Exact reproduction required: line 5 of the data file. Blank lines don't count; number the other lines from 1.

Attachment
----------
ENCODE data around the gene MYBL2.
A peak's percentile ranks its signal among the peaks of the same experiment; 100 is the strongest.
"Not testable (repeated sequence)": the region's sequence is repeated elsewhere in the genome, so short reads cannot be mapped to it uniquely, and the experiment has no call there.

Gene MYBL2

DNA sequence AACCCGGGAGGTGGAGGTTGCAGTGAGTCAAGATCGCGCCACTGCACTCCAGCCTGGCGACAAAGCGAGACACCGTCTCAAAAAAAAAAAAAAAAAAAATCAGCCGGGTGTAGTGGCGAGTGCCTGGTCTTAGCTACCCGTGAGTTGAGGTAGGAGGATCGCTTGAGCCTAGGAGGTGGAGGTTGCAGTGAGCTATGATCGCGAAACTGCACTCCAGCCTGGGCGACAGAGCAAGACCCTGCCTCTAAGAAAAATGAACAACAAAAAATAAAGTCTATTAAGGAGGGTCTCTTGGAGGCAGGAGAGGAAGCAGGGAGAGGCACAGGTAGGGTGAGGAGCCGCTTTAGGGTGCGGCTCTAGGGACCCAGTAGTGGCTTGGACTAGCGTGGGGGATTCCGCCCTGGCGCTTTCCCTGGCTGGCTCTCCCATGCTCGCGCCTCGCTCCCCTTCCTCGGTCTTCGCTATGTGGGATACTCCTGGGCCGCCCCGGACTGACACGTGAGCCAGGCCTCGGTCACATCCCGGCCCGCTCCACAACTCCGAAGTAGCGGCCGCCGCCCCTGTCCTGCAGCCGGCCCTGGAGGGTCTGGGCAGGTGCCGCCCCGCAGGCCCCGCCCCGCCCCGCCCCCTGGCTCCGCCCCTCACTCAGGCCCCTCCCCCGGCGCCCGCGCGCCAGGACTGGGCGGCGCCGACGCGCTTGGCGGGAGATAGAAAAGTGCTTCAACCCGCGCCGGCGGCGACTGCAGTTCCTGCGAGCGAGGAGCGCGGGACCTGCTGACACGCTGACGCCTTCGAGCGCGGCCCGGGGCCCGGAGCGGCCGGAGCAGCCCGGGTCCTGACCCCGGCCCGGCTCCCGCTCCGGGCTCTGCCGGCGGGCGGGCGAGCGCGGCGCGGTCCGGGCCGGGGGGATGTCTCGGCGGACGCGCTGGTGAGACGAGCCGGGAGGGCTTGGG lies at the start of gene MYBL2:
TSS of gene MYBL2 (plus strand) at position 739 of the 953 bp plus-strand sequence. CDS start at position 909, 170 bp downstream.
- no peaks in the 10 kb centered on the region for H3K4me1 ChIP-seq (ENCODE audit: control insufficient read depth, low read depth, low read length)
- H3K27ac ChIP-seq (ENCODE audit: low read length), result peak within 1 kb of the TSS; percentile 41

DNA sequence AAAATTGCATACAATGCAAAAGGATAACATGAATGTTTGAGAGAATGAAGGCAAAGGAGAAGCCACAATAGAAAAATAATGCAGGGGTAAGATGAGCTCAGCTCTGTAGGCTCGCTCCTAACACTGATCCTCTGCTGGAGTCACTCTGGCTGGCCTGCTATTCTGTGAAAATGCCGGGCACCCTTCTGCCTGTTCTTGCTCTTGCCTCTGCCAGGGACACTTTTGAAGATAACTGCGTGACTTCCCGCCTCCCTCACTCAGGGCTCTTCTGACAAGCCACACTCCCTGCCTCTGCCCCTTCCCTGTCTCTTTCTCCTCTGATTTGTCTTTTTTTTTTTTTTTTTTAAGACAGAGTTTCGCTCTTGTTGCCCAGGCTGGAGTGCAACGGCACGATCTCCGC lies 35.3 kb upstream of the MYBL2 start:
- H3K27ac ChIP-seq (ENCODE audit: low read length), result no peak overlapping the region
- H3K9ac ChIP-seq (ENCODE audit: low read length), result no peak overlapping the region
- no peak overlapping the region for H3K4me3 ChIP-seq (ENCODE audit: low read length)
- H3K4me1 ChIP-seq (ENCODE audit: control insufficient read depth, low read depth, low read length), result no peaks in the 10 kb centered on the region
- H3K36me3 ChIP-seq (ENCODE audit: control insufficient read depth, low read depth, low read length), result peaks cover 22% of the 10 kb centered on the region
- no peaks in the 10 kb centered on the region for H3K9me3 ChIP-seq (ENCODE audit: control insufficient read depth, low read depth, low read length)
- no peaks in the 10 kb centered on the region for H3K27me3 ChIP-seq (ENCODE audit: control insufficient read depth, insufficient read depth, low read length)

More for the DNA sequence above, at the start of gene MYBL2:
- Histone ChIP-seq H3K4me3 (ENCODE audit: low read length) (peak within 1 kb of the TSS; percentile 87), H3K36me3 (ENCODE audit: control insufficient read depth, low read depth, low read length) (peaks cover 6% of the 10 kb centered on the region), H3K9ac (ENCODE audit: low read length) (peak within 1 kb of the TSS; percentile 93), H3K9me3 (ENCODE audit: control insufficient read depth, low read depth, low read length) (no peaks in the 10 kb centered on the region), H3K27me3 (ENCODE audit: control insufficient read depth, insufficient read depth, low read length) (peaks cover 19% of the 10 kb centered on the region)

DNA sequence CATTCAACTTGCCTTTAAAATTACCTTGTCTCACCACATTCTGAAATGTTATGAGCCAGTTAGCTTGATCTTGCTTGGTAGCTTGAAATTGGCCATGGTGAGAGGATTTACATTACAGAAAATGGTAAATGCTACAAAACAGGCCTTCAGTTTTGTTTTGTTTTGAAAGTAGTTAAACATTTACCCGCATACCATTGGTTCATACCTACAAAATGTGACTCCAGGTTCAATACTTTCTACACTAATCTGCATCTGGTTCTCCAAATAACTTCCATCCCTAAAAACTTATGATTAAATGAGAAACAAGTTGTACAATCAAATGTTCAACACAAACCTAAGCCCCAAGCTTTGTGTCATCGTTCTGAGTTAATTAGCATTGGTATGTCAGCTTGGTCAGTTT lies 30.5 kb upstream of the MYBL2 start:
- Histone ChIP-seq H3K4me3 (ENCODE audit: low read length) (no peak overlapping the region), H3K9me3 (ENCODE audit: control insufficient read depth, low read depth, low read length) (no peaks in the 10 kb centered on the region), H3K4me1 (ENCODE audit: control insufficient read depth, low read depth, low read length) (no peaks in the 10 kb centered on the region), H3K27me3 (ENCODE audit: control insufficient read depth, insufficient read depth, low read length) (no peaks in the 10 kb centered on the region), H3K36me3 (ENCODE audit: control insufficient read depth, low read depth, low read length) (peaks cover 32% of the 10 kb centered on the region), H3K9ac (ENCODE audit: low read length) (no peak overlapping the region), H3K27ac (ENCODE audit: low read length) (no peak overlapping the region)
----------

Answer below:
DNA sequence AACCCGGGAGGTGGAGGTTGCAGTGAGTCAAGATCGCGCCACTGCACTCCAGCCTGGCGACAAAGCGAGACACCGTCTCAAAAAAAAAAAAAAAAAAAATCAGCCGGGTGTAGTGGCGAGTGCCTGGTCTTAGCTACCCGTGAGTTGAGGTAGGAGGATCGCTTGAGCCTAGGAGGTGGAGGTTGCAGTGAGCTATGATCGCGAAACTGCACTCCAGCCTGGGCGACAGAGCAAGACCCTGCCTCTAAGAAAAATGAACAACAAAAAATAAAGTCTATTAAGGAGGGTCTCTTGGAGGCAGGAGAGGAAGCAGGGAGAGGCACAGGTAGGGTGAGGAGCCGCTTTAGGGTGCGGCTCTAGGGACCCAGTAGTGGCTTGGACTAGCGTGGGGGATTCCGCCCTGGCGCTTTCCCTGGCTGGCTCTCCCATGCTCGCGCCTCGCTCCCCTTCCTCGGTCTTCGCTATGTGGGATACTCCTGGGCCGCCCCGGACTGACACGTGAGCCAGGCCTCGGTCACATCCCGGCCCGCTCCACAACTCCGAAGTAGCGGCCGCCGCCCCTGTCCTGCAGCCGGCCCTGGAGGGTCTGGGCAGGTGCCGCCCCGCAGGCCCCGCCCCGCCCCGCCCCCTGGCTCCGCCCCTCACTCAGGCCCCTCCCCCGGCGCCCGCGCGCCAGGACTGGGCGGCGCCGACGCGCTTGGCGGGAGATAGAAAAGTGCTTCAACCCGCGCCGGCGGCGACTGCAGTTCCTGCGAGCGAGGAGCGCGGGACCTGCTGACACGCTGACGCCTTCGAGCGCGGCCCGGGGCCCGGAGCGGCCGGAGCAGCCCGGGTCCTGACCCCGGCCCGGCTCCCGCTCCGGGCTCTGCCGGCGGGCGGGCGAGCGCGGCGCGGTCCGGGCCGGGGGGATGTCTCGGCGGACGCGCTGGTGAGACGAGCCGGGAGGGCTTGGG lies at the start of gene MYBL2: